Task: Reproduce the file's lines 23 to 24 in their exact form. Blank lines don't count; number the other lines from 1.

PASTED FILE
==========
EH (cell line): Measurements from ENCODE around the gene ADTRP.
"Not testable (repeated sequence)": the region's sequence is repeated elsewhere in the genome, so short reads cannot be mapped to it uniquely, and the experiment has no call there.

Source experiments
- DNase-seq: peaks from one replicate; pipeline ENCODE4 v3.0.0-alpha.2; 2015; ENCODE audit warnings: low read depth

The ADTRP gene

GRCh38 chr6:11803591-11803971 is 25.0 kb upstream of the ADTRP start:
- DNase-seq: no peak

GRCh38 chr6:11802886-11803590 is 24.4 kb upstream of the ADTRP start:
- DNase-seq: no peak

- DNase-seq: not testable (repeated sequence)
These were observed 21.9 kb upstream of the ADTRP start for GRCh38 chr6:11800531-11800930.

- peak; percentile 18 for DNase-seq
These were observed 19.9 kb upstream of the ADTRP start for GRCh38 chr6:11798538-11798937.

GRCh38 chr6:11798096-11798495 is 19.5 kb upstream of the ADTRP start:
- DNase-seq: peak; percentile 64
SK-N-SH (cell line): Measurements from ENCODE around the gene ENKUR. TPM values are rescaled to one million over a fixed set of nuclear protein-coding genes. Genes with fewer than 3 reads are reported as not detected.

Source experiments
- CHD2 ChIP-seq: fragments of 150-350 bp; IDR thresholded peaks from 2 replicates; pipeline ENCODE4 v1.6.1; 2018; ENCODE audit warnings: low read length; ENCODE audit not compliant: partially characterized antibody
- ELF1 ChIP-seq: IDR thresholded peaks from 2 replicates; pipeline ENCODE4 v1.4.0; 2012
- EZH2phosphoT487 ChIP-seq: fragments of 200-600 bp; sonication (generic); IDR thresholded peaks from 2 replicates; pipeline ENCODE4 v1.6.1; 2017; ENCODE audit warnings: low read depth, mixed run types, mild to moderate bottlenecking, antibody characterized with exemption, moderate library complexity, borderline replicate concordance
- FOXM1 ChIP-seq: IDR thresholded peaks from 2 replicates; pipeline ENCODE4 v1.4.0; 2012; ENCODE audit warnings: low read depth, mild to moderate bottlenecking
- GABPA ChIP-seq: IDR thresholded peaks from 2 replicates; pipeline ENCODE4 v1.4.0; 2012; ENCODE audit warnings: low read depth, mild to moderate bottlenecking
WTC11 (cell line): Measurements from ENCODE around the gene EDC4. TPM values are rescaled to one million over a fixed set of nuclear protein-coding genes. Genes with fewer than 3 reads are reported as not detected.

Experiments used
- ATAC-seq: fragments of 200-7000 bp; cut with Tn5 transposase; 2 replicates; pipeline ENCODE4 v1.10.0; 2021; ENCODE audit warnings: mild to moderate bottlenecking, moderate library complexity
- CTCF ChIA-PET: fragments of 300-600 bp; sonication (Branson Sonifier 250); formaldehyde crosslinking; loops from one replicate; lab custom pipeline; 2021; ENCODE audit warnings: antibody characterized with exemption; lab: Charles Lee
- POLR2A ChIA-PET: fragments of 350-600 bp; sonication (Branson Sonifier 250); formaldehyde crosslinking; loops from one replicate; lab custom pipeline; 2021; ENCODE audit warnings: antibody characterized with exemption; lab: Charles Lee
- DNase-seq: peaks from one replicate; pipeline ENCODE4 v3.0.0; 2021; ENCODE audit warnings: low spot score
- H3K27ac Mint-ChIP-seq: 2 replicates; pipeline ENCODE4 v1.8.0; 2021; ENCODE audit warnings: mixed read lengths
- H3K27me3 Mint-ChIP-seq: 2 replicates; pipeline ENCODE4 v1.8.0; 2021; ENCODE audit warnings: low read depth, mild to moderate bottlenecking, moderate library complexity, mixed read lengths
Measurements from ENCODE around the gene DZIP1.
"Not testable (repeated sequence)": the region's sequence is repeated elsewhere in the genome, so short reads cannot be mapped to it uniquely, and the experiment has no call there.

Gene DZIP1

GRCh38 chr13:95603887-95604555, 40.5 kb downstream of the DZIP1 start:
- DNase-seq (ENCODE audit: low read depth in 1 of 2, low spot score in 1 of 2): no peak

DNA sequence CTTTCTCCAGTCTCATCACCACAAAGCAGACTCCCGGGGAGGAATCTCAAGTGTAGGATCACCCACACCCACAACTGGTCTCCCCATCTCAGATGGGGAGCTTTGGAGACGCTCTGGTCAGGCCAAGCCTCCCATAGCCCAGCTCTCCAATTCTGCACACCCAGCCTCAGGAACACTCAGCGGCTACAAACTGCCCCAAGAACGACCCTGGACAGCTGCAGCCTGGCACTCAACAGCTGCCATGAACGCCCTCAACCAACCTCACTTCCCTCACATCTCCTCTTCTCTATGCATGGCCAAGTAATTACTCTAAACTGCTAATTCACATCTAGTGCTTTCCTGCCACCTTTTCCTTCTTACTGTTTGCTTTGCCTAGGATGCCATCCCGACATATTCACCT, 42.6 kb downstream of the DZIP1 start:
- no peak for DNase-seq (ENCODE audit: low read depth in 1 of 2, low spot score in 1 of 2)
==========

WTC11 (cell line): Measurements from ENCODE around the gene EDC4. TPM values are rescaled to one million over a fixed set of nuclear protein-coding genes. Genes with fewer than 3 reads are reported as not detected.

Experiments used